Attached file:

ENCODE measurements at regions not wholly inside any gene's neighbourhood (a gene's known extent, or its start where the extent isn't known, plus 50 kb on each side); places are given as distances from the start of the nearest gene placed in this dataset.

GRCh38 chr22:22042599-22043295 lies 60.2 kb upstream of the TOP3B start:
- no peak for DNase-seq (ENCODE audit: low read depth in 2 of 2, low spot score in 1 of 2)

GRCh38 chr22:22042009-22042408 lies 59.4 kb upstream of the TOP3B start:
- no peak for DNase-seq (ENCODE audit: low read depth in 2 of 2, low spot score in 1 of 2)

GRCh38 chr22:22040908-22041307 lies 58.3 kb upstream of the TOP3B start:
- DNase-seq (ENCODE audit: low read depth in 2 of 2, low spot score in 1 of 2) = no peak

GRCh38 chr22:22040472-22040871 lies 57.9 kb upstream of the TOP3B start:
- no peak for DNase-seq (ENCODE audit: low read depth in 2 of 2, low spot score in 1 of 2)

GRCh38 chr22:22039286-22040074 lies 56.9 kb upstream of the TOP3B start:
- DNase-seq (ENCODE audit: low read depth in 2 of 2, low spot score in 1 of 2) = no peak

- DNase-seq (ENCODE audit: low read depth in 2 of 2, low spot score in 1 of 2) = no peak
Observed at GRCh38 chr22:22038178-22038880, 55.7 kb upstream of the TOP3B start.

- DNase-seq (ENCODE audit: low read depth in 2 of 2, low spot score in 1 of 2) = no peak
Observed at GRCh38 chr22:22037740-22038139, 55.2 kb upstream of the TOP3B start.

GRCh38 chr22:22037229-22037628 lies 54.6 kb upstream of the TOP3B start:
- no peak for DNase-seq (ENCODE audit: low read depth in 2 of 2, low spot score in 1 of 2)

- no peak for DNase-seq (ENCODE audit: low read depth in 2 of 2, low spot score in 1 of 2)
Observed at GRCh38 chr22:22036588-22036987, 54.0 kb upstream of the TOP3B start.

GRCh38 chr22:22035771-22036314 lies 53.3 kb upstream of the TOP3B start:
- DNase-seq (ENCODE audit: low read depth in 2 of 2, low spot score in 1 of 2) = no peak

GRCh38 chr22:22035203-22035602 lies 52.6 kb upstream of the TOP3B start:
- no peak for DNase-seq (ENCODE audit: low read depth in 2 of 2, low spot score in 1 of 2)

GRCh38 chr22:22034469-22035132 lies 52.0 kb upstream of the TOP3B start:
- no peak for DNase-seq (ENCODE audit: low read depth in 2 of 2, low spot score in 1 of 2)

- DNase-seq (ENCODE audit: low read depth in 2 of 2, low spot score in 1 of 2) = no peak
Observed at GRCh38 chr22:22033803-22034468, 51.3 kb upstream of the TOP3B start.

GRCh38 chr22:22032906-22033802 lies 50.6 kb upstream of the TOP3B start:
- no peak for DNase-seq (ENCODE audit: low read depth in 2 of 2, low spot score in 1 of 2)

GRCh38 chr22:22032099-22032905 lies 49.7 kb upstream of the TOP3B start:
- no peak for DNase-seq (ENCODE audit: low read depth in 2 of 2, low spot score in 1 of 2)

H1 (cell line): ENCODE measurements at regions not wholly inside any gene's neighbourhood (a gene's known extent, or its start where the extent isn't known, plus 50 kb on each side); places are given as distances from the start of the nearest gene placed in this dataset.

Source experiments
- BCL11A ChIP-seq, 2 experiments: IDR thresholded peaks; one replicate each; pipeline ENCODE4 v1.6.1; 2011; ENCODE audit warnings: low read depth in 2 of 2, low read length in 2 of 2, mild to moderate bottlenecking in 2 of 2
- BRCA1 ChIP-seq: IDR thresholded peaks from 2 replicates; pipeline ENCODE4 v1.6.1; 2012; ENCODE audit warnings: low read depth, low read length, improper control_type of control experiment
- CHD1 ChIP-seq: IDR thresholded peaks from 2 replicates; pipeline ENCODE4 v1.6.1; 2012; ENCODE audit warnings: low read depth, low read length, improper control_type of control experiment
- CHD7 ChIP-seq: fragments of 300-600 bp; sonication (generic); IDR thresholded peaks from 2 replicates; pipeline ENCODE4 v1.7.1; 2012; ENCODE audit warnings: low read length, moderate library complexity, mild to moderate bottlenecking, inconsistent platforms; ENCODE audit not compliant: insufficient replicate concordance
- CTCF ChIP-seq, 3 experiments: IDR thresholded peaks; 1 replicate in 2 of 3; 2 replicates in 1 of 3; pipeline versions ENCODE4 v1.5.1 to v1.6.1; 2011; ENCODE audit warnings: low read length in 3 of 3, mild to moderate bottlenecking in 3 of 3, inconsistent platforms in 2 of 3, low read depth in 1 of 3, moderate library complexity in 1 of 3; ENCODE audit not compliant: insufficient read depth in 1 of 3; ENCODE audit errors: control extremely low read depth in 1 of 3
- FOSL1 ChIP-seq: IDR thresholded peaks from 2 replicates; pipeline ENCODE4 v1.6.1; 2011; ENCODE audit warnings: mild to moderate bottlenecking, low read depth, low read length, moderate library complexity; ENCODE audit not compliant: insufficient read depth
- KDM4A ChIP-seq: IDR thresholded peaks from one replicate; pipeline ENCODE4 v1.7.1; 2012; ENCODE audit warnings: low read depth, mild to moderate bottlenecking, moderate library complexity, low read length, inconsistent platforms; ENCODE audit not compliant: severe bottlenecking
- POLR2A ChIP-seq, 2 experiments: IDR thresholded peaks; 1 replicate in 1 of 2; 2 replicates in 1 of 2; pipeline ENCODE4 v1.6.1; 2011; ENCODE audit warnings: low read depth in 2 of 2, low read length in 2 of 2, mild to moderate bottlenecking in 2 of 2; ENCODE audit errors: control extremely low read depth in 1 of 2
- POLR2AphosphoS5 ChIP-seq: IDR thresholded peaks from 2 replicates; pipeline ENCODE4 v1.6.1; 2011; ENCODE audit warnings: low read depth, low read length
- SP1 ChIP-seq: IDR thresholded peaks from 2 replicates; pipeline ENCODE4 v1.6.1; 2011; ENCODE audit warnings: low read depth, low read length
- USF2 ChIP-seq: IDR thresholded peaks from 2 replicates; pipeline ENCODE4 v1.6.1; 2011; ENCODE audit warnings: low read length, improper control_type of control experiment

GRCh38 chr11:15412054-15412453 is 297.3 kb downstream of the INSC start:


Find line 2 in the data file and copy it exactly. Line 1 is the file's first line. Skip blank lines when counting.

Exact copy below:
GRCh38 chr22:22042599-22043295 lies 60.2 kb upstream of the TOP3B start: